Long and short scales
The long and short scales are two of several large-number naming systems for integer powers of ten that use the same words with different meanings. The long scale is based on powers of one million (1,000,000), whereas the short scale is based on powers of one thousand (1,000).
For whole numbers less than a thousand million (< 109), the two scales are the same. From a thousand million up (≥ 109), the two scales differ ever more, using the same words for different numbers, which can cause misunderstanding.
Short scale[change | change source]
Every next short "-illion" word greater than "million" is one thousand times as large as the previous term. Thus, a short:
"billion" (109) means a thousand million,
"trillion" (1012) means a thousand billion,
"quadrillion" (1015) means a thousand trillion, and so on. Thus, a short n-illion equals 103n + 3.
Long scale[change | change source]
Every next long "-illion" word greater than "million" is one million times as large as the previous term. So, the long:
"billion" (1012) means a million million,
"trillion" (1018) means a million billion,
"quadrillion" (1024) means a million trillion and so on. Thus, a long n-illion equals 106n.
Use[change | change source]
Countries where the long scale is currently used include most countries in continental Europe and most that are French-speaking, Spanish-speaking (except Spanish-speakers born into an English-speaking culture, e.g. Puerto Rico, because of its influence from English-speaking United States) and Portuguese-speaking countries, except Brazil.
Number names are rendered in the language of the country, but are similar everywhere due to shared etymology. Some languages, particularly in East Asia and South Asia, have large-number naming systems that are different from both the long and short scales, as for example the Indian numbering system.
For most of the 19th and 20th centuries, the United Kingdom largely used the long scale, whereas the United States used the short scale, so that the two systems were often referred to as British and American in the English language. After several decades of increasing informal British usage of the short scale, in 1974 the government of the UK adopted it, and it is used for all official purposes. With very few exceptions,[what does this mean?] the British usage and American usage are now the same.
To lessen the confusion from the use of both short and long terms in any language, the SI recommends using the Metric prefix, which keeps the same meaning regardless of the country and the language. Long and short scales remain in use for counting money.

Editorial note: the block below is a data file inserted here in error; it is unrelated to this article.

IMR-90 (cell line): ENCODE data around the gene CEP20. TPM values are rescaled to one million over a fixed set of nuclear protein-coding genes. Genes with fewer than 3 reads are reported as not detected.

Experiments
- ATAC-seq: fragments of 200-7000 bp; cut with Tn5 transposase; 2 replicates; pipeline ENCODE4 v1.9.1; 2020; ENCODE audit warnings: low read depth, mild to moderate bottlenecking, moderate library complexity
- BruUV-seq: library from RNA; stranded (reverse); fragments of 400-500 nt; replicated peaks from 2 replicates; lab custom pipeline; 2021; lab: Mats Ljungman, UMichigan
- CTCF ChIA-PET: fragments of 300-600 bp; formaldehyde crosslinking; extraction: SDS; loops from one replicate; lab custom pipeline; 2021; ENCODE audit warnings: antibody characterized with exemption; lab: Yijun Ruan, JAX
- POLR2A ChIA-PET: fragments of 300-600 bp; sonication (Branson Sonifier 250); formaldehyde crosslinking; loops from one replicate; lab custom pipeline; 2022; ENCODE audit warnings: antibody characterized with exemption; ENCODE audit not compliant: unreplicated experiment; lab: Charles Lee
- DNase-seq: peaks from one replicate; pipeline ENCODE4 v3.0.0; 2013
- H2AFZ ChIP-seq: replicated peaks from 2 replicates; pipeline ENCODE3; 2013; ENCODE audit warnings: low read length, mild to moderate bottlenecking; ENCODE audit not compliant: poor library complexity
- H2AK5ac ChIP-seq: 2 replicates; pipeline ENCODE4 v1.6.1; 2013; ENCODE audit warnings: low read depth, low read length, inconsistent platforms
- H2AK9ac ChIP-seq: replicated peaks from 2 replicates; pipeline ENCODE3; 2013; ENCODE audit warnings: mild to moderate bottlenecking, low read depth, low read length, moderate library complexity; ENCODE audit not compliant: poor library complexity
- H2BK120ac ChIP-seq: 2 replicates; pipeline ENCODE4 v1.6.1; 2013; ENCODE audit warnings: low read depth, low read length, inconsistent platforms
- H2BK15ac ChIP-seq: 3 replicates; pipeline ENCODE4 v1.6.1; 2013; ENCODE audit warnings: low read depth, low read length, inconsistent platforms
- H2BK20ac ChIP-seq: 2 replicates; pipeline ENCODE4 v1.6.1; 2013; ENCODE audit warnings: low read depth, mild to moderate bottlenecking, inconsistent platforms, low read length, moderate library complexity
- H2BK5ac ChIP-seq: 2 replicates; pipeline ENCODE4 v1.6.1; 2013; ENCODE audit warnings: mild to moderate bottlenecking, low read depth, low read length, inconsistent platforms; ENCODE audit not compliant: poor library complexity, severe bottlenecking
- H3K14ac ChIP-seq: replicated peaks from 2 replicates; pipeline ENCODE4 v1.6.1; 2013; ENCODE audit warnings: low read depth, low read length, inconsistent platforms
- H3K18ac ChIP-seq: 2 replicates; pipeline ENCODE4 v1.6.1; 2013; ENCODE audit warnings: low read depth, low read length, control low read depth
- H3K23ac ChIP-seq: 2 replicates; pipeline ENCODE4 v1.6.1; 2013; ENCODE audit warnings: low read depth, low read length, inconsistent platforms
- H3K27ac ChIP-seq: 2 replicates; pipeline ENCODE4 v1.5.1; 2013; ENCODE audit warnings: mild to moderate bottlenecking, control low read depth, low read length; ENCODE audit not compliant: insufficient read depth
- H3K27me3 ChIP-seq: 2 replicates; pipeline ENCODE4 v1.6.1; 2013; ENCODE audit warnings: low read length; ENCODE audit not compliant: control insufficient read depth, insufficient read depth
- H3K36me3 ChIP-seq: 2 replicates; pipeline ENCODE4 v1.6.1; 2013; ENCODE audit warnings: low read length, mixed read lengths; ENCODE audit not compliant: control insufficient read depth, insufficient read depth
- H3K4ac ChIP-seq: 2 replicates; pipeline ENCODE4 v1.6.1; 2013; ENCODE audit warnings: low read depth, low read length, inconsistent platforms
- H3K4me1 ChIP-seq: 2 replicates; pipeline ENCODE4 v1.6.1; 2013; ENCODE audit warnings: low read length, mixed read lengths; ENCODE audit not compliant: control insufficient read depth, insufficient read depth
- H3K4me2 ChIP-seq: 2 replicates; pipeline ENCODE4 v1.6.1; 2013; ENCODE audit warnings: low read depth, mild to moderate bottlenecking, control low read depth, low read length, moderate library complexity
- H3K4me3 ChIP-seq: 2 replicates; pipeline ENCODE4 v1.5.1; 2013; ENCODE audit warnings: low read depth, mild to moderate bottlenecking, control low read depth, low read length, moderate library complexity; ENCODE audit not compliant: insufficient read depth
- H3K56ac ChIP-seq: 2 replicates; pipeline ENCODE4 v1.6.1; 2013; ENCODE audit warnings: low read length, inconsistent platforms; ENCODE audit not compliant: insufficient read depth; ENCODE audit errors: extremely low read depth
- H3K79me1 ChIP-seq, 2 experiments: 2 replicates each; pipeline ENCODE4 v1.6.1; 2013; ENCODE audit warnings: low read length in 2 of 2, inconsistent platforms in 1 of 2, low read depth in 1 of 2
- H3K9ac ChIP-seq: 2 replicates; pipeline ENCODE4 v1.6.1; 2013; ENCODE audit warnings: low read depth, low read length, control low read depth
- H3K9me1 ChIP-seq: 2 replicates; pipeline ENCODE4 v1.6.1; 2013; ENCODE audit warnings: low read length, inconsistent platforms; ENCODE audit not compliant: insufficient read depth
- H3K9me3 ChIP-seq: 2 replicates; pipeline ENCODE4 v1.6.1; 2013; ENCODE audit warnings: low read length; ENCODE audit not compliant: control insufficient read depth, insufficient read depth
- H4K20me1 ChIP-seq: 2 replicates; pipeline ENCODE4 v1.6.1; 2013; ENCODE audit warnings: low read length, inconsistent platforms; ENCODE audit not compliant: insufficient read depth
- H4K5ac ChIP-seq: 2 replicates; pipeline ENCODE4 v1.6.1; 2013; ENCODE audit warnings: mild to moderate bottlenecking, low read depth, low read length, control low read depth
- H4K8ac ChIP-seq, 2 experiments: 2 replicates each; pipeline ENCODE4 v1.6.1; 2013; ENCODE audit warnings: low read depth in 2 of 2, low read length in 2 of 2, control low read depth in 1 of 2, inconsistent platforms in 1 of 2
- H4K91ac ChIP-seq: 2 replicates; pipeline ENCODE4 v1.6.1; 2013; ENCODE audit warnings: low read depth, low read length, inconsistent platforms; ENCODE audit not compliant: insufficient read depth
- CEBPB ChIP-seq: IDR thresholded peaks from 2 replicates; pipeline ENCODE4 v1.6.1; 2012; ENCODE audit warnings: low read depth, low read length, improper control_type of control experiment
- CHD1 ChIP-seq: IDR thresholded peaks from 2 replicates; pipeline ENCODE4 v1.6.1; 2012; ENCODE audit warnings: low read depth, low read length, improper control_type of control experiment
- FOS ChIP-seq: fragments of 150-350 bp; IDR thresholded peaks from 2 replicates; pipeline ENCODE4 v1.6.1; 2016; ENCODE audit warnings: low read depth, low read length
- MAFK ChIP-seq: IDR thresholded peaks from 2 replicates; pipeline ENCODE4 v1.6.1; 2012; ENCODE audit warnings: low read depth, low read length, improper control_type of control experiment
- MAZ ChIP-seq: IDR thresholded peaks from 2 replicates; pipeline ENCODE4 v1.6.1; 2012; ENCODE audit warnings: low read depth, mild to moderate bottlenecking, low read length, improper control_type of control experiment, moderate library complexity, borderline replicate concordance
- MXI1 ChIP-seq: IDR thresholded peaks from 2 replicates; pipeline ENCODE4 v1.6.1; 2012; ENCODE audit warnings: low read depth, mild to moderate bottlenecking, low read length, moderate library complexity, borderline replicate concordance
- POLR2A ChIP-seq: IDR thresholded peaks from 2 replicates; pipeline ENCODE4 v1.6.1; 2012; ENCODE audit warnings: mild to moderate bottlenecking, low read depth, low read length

References[change | change source]
- Guitel, Geneviève (1975). Histoire comparée des numérations écrites (in French). Paris: Flammarion. pp. 51–52. ISBN 978-2-08-211104-1.
- Guitel, Geneviève (1975). ""Les grands nombres en numération parlée (État actuel de la question)", i.e. "The large numbers in oral numeration (Present state of the question)"". Histoire comparée des numérations écrites (in French). Paris: Flammarion. pp. 566–574. ISBN 978-2-08-211104-1.
- Authoritative RAE dictionary: billón
Fowler, H. W. (1926). A Dictionary of Modern English Usage. Great Britain: Oxford University Press. pp. 52–53. ISBN 978-0-19-860506-5. Cite has empty unknown parameter:
- British-English usage of 'Billion vs Thousand million vs Milliard'. Google Books ngram viewer. Google Inc. Retrieved 26 April 2014.
- ""BILLION" (DEFINITION) — HC Deb 20 December 1974 vol 883 cc711W–712W". Hansard Written Answers. Hansard. 20 December 1972. Retrieved 2 April 2009.
O'Donnell, Frank (30 July 2004). "Britain's £1 trillion debt mountain — How many zeros is that?". The Scotsman. Retrieved 31 January 2008. Cite has empty unknown parameter:
- "BBC News: Who wants to be a trillionaire?". BBC. 7 May 2007. Retrieved 11 May 2010.
- Comrie, Bernard (24 March 1996). "billion:summary". Linguist List mailing list. http://www.linguistlist.org/issues/7/7-451.html. Retrieved 24 July 2011.
"Oxford Dictionaries: How many is a billion?". Oxford University Press. Retrieved 7 May 2018. Cite has empty unknown parameter:
"Oxford Dictionaries: Billion". Oxford University Press. Retrieved 24 July 2011. Cite has empty unknown parameter:
Nielsen, Ron (2006). The Little Green Handbook. Macmillan Publishers. p. 290. ISBN 978-0-312-42581-4. Cite has empty unknown parameter: